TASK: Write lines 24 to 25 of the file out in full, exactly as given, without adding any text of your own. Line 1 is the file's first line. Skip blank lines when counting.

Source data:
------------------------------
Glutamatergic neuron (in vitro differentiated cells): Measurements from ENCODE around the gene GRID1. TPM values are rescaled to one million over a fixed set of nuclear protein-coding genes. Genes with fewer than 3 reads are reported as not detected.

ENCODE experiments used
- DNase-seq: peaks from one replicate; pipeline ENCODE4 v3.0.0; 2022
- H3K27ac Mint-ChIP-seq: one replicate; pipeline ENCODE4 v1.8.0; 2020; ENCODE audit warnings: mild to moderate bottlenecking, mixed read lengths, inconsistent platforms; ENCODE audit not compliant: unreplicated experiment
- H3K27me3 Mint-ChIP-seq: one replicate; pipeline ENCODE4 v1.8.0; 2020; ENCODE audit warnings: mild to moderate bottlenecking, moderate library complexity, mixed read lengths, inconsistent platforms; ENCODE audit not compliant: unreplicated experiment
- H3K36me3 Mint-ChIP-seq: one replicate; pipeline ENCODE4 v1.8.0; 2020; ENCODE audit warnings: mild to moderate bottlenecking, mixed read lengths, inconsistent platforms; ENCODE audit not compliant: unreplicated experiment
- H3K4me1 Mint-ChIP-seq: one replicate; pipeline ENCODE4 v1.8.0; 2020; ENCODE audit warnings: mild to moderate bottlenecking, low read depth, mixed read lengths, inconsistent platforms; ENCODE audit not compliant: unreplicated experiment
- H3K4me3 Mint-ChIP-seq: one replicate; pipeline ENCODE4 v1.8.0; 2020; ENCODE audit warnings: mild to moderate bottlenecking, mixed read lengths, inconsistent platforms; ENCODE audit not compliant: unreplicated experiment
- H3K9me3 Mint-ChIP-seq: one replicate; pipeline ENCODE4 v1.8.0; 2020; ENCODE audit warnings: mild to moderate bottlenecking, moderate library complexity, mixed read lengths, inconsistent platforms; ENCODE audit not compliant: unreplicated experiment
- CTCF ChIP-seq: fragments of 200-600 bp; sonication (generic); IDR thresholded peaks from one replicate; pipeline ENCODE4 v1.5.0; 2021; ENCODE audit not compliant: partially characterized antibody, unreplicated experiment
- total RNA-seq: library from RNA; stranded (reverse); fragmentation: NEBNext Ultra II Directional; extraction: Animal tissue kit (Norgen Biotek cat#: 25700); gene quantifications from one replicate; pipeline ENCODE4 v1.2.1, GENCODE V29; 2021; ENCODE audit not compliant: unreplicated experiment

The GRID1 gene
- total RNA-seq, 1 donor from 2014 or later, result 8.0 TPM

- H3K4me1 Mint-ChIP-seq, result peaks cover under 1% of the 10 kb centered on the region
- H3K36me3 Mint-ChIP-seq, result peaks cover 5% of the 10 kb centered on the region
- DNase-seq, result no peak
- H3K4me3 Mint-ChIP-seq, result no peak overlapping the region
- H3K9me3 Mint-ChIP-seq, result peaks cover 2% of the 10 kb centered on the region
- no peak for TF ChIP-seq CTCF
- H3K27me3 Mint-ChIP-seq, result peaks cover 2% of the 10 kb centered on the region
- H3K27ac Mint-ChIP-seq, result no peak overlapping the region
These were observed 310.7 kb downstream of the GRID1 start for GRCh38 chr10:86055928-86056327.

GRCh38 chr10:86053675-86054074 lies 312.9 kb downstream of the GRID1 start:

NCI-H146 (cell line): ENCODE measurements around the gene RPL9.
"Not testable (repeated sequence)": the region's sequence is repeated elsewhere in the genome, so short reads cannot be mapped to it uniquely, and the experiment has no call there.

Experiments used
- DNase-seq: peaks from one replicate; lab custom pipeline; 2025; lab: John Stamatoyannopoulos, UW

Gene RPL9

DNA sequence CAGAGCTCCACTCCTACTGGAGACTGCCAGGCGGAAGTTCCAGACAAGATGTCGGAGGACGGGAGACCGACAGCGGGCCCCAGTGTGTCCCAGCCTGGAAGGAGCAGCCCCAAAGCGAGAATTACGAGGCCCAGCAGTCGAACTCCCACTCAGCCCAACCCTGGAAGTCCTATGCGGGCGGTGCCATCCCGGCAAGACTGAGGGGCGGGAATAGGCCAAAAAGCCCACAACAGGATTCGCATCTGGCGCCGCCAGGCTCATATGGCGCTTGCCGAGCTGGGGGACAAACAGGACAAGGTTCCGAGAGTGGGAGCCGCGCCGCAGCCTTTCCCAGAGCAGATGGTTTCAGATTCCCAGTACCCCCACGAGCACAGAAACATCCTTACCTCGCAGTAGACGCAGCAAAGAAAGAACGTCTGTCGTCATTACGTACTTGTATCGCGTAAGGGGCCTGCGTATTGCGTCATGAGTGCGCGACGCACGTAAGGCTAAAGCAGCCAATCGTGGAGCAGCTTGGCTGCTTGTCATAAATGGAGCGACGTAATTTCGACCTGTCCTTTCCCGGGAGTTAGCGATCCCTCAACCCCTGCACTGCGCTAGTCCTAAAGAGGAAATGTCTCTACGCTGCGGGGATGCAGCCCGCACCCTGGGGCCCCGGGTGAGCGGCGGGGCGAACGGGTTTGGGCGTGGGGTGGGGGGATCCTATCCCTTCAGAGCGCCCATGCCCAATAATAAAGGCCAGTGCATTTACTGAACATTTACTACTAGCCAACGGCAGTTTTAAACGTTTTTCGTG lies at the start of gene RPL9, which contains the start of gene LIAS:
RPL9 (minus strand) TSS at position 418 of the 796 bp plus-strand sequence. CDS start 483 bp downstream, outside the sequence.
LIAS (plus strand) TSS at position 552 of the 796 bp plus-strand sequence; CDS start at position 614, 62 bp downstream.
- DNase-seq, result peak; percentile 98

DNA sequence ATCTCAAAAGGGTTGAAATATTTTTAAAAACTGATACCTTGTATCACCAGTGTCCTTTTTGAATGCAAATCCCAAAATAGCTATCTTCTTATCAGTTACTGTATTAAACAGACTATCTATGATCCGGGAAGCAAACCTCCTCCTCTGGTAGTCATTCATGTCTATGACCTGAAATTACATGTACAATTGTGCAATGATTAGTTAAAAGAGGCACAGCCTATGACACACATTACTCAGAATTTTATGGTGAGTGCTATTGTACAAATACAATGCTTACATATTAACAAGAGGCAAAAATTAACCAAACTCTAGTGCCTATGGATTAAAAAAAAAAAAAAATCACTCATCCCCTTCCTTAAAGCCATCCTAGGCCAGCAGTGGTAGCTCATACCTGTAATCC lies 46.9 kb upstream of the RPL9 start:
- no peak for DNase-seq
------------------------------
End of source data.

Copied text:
NCI-H146 (cell line): ENCODE measurements around the gene RPL9.
"Not testable (repeated sequence)": the region's sequence is repeated elsewhere in the genome, so short reads cannot be mapped to it uniquely, and the experiment has no call there.